• Making a list of core work functions by date of return
  • Outlining the new tasks that need to be covered by each job function and how that affects furloughs or layoffs

Property Planning

With a clear understanding of who will perform which task and where skills gaps exist, the planning phase can begin. In this section you should start to outline how your hotel will sell and occupy rooms / F&B spaces, and how guests and employees will interact. Items of particular attention include but are not limited to:

  • Outlining a room consolidation plan for prolonged low occupancy period
  • Determining COVID-19 employee training: Who, What When & Where
  • Determining building entry and PPE requirements for employees and guests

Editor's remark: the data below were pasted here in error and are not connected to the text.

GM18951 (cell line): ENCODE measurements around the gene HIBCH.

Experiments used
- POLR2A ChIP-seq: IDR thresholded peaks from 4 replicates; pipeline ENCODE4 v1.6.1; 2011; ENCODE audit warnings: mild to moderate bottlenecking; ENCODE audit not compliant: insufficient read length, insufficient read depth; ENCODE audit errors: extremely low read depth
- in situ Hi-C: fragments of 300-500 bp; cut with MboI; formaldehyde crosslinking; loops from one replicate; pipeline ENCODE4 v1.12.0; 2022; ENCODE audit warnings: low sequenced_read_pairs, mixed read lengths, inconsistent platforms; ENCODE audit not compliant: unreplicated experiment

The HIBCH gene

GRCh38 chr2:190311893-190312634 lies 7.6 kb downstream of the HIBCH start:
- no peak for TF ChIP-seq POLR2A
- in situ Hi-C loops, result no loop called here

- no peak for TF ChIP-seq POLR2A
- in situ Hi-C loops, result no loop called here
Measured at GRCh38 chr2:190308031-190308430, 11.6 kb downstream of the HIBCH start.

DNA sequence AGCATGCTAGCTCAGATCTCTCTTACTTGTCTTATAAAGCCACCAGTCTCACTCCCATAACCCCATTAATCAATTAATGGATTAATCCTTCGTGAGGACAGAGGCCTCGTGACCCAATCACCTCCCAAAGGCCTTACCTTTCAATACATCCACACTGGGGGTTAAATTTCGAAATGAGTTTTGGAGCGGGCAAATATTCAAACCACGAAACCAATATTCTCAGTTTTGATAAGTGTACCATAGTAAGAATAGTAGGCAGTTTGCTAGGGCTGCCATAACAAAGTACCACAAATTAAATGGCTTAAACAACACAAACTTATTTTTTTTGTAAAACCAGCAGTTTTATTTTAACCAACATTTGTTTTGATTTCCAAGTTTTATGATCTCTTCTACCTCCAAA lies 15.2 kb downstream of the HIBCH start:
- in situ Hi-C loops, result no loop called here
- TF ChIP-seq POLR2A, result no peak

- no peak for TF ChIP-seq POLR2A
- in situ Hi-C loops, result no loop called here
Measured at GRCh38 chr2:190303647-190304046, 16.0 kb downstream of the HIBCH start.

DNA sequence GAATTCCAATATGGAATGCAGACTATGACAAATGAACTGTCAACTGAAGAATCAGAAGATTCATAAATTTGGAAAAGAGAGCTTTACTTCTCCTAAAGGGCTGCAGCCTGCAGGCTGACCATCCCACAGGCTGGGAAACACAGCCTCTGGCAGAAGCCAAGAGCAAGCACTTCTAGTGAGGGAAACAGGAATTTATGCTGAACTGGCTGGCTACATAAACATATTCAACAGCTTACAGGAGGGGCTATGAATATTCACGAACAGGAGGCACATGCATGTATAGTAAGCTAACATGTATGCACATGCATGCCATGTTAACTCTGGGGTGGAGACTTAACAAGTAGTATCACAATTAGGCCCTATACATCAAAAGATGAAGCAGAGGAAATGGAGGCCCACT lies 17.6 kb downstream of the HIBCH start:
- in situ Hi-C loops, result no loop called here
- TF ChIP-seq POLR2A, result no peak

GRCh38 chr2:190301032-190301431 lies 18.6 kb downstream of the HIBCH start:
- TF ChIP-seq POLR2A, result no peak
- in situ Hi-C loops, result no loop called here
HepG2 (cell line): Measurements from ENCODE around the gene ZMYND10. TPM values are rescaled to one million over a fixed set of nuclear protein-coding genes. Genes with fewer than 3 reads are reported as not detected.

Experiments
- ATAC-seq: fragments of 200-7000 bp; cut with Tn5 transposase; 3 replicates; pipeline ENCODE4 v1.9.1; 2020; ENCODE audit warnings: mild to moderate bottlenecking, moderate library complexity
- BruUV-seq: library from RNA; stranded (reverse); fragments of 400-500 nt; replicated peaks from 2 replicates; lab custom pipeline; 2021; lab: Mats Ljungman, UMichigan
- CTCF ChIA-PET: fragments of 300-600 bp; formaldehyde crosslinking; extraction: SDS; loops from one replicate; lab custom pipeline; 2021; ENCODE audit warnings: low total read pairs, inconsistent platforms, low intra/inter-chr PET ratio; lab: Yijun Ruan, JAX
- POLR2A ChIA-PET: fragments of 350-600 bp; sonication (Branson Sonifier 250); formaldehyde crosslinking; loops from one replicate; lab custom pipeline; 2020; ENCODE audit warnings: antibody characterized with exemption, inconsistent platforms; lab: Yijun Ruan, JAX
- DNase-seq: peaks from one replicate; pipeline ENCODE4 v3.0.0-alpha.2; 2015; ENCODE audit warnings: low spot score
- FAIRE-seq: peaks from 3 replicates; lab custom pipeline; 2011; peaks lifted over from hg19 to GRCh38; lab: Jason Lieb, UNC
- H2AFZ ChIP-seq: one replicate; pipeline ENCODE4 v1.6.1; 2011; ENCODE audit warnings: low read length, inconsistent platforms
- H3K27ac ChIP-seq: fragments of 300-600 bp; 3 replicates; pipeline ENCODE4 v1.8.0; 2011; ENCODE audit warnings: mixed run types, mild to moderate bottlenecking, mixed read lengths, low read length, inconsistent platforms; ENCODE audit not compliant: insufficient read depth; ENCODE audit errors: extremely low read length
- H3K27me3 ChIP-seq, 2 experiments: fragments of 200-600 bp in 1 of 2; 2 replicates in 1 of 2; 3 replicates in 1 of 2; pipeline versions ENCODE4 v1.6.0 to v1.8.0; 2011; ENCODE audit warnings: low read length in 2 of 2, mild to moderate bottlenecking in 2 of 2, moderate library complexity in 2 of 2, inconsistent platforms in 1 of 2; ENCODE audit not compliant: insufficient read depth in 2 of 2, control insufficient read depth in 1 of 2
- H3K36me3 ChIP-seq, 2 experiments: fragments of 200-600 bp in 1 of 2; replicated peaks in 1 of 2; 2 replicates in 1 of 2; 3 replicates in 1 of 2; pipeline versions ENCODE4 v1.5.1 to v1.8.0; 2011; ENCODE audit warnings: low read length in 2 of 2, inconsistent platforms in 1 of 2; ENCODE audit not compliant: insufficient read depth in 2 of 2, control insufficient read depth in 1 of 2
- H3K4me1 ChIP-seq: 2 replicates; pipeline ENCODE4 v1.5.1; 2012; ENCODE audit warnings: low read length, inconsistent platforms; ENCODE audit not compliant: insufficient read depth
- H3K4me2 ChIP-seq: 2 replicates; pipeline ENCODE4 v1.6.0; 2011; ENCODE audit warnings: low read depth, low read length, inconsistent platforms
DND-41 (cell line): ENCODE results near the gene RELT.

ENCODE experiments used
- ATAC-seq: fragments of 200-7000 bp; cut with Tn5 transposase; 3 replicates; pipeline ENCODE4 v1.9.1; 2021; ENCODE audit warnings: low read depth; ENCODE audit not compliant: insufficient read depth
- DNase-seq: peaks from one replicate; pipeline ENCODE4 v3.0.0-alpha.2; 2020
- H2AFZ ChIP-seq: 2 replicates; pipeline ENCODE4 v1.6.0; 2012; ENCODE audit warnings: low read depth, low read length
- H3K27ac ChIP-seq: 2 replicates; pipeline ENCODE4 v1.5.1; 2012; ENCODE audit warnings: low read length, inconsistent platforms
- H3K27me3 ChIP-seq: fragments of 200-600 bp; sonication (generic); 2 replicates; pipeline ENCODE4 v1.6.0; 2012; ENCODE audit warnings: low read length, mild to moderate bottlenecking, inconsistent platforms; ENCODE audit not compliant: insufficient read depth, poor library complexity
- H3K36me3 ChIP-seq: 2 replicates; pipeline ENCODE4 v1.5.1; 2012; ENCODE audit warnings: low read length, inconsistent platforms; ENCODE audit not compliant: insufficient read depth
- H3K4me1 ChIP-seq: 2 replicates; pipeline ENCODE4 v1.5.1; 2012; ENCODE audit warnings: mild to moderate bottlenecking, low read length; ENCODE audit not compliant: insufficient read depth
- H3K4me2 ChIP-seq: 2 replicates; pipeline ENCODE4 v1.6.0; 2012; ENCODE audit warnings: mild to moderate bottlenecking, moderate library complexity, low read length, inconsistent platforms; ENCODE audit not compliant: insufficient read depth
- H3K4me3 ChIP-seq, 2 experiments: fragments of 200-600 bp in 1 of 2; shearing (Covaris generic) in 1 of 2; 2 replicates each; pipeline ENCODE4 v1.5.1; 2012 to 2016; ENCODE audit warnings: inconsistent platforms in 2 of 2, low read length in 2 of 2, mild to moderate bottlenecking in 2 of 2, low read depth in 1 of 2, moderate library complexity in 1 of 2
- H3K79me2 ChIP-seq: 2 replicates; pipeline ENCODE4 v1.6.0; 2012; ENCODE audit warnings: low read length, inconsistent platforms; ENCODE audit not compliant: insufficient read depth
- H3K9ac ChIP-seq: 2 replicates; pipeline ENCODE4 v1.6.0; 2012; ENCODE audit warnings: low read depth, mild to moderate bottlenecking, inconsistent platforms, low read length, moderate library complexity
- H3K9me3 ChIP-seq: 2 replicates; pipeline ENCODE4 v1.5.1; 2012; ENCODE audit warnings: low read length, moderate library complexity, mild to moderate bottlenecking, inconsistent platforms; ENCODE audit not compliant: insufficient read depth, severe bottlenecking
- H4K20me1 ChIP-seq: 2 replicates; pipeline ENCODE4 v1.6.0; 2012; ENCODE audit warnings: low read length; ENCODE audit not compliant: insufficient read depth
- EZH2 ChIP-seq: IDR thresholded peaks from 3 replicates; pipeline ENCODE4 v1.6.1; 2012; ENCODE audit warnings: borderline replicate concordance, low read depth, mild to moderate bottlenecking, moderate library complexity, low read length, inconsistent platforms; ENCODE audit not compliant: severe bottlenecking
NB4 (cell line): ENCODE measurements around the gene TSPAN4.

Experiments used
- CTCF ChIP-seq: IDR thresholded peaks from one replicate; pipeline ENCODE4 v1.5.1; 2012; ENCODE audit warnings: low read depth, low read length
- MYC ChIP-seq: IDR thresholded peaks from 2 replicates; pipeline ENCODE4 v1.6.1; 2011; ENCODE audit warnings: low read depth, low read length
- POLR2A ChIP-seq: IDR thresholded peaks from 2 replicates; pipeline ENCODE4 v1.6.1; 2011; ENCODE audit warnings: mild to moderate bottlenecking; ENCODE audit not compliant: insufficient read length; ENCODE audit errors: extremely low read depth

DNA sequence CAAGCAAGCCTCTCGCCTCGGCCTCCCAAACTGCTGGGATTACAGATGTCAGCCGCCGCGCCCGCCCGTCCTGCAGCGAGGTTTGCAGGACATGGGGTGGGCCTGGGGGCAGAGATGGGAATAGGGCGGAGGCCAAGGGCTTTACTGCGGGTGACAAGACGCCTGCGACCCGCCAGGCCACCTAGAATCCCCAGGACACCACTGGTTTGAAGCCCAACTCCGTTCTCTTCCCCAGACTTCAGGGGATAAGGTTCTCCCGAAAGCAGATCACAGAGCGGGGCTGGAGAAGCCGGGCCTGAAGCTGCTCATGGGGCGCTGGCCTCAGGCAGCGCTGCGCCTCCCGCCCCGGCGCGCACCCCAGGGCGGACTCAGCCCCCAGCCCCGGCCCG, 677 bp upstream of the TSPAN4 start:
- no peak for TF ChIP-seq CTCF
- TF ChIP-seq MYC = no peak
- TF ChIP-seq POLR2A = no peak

• Determining plans / protocols for suspected cases: employees and guests
  • Determining Cleaning SOPs for FOH, BOH and Guest Rooms with particular attention to be paid to high touch areas
  • Determining employee responsibilities related to self-administered practices to maintain health and safety
  • Creating systems to verify and track that the health and safety plan is being followed

Documentation

Getting plans on paper for training and reference can't be overlooked. The goal is to be able to provide effective training, ensure knowledge retention and create a system that is easy to reference when needed. It's especially important to find a balance between too much and not enough documented information as both have negative consequences for your business.